Letters to the Editor

Embarrassment to the Movement

To the Editor,

Loud, even disruptive, protests honor the memory of George Floyd and increase the pressure for swift, transparent accountability for those who killed him. I commend those who protested loudly, yet peacefully. But stealing suits, robbing a jewelry store, and rounding out the night by vandalizing businesses in Back Bay, attacking police and torching cruisers? That’s crime, and nothing more.

Let me be clear: the violence and destruction in Boston was an embarrassment to the movement for police reform and accountability. The Boston Police, supported by State Police, Transit Police, federal law enforcement and the National Guard, was doing its job – the dangerous, necessary job of protecting the public safety. I support them completely and, if needed, I will use federal charges to make that point.

I commend the Boston Police and the hundreds of other local, state and federal officers on the streets last night, for their bravery, professionalism and restraint. You reminded us that 99% of law enforcement officers are true public servants, putting themselves in harm’s way for the rest of us.

United States Attorney Andrew E. Lelling

We Feel Frustrated and Even Helpless

To the Editor,

Today, we reflect on the tragic death of George Floyd, the racist incident in Central Park, the shooting of a Black man while jogging in Georgia – as well as many others. We are saddened and angry about these events that once again laid bare the ugly racism that still exists in this country with particularly deadly consequences for Black boys and men (not that Black women are exempt).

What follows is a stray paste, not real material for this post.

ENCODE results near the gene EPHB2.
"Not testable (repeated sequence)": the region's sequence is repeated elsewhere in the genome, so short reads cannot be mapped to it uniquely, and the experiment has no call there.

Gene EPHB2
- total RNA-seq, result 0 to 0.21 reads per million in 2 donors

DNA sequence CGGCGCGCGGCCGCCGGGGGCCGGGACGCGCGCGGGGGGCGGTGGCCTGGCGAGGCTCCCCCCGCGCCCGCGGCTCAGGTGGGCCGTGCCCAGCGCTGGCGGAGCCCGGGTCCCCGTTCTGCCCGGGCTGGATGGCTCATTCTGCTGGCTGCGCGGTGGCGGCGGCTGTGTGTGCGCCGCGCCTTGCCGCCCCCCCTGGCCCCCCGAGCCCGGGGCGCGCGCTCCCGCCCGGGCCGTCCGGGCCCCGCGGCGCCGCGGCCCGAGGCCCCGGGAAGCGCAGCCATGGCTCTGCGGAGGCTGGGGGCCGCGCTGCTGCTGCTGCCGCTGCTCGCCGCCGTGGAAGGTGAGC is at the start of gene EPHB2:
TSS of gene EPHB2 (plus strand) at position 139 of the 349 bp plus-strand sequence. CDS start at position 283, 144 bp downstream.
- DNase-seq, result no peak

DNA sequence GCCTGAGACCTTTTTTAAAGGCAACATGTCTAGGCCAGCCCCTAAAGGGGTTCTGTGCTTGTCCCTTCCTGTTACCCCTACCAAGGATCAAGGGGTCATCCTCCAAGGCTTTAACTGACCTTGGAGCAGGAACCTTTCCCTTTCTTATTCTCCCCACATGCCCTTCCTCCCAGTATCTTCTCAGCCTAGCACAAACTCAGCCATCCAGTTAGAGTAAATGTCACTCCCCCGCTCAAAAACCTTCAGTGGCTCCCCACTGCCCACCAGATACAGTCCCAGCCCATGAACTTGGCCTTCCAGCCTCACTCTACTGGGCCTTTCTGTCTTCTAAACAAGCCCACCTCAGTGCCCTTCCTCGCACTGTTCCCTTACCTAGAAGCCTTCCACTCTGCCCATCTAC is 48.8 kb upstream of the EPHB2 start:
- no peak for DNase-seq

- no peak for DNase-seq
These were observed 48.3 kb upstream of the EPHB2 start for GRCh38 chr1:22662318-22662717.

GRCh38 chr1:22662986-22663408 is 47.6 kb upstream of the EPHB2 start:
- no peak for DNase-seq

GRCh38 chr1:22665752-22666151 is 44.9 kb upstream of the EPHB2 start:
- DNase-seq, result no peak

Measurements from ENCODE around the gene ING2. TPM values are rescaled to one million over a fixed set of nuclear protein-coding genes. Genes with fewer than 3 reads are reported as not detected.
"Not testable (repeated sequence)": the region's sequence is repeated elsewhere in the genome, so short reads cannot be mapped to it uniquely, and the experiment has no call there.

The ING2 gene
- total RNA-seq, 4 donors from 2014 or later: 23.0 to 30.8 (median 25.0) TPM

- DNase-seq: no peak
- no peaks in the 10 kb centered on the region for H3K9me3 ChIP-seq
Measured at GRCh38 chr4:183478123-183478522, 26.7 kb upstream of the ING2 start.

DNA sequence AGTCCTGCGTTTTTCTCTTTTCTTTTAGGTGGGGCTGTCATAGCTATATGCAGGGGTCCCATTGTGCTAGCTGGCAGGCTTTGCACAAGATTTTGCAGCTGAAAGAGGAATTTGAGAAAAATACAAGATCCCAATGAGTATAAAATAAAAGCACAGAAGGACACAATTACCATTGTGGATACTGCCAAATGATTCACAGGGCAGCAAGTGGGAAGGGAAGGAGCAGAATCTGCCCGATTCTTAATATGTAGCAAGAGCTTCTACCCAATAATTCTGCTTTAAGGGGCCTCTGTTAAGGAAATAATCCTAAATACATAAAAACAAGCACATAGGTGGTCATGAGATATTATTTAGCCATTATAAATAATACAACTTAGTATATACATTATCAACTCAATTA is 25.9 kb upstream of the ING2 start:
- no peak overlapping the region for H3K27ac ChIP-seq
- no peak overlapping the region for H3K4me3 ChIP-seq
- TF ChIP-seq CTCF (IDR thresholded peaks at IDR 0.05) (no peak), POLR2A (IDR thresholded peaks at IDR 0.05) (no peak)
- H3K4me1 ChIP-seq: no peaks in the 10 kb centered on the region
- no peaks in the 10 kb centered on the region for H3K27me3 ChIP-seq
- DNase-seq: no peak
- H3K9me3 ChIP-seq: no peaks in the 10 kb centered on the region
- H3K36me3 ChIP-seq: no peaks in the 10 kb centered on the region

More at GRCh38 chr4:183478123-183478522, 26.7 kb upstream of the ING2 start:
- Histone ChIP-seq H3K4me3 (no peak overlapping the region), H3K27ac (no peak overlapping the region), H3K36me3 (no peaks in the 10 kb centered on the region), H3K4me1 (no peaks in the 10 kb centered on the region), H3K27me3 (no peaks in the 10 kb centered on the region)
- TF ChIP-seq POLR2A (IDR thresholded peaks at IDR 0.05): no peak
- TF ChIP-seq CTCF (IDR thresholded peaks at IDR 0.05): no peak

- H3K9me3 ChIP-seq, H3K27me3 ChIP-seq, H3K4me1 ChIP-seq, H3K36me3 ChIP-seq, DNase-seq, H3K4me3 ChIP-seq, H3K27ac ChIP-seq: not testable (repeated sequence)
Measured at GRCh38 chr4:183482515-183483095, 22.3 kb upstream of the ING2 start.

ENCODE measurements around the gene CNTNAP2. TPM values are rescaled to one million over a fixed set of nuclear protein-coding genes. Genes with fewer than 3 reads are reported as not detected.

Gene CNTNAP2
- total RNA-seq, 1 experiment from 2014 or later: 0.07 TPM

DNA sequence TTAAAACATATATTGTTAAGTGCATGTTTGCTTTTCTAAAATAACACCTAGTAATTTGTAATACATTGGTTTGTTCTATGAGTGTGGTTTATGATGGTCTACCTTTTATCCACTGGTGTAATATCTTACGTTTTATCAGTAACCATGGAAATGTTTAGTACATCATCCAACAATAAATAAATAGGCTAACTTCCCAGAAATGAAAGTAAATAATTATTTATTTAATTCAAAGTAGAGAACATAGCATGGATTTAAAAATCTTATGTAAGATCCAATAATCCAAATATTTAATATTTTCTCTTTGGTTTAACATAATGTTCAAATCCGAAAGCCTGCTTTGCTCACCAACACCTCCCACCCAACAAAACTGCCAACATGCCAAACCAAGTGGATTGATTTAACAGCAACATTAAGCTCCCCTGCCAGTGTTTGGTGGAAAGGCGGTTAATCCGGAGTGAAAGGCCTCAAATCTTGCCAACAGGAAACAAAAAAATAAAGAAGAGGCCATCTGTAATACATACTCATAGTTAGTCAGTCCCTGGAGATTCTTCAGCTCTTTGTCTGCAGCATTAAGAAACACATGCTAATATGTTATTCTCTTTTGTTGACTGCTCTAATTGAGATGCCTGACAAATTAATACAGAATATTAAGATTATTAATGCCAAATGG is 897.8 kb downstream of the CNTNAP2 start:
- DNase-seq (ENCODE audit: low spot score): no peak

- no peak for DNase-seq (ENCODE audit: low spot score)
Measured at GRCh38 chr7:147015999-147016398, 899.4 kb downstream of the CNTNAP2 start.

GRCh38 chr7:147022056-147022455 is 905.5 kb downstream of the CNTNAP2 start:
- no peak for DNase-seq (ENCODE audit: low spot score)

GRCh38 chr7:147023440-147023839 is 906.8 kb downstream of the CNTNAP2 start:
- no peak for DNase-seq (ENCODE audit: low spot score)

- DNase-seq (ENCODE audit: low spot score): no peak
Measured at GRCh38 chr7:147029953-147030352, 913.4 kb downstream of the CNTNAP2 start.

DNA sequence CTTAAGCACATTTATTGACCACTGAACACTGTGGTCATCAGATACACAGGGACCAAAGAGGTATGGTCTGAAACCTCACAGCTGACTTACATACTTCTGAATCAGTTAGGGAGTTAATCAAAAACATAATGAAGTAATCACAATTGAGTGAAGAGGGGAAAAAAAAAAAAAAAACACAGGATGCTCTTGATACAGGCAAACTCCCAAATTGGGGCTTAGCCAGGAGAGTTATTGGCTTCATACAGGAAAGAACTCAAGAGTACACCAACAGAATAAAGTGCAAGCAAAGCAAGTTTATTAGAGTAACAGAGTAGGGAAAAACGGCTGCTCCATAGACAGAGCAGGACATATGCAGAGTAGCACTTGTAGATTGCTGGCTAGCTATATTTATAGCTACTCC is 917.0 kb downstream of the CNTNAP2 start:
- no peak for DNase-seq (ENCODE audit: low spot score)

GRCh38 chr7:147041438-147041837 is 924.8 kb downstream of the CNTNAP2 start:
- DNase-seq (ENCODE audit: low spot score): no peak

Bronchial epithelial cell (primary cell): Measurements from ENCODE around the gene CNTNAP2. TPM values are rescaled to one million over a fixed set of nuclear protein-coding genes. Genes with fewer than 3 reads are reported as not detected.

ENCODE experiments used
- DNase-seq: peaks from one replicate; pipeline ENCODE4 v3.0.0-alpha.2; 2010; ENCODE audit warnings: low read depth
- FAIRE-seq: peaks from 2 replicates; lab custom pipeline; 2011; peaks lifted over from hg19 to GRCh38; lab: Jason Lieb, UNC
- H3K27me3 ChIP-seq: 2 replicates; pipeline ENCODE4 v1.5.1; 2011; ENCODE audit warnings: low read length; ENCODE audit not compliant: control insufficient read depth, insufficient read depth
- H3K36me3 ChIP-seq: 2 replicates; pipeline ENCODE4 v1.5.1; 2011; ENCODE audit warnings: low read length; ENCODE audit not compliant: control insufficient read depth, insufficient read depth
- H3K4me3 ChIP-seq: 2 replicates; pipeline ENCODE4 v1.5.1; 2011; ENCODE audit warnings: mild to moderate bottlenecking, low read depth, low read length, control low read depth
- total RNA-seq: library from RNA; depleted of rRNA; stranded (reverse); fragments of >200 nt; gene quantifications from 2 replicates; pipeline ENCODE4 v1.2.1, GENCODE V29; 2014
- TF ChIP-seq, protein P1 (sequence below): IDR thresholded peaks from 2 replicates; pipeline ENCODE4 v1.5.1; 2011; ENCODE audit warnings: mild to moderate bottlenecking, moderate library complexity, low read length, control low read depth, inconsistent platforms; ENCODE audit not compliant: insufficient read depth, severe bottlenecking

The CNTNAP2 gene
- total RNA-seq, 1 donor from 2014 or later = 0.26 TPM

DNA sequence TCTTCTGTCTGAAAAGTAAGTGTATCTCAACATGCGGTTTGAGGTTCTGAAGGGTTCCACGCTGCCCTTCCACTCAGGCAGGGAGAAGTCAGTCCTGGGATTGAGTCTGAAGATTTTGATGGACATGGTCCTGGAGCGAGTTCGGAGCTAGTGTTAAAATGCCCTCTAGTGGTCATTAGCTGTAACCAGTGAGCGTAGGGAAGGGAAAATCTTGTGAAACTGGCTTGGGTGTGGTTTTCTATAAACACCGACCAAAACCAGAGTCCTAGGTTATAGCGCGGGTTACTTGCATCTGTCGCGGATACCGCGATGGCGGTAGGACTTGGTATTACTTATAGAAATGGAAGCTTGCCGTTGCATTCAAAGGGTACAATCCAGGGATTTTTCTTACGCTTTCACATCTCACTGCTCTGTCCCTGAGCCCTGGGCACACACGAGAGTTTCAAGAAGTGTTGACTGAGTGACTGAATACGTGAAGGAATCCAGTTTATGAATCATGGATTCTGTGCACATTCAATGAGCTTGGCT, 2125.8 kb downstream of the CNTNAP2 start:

While we are horrified, we are unfortunately not surprised. These are not isolated incidents but a chronic pattern of racial hate crimes that have persisted for hundreds of years. In this difficult time in which communities of color are disproportionately affected by the devastating health, social and economic consequences of COVID-19, this seems too much for these communities – and all of us – to bear. 

We feel frustrated and even helpless as we struggle with what to do to fundamentally change the racist systems, structures and culture that contribute to tragedies like George Floyd and so many others. But, we know that as a community, at the very least we must recognize, discuss and grieve the heinous incidences of the past month. 

At a time like this, and the many others that will come, we must reaffirm the importance of our mission of “improving the health and well-being of the diverse communities we serve.” CCHI strives to model what it means to value all lives. For those disproportionately affected by this pandemic and in memory of those that have lost their lives, we rededicate ourselves to partner with others to root out racism and journey towards equity.   

Joan Quinlan

Vice President for Community Health

Leslie Aldrich

Executive Director, CCHI

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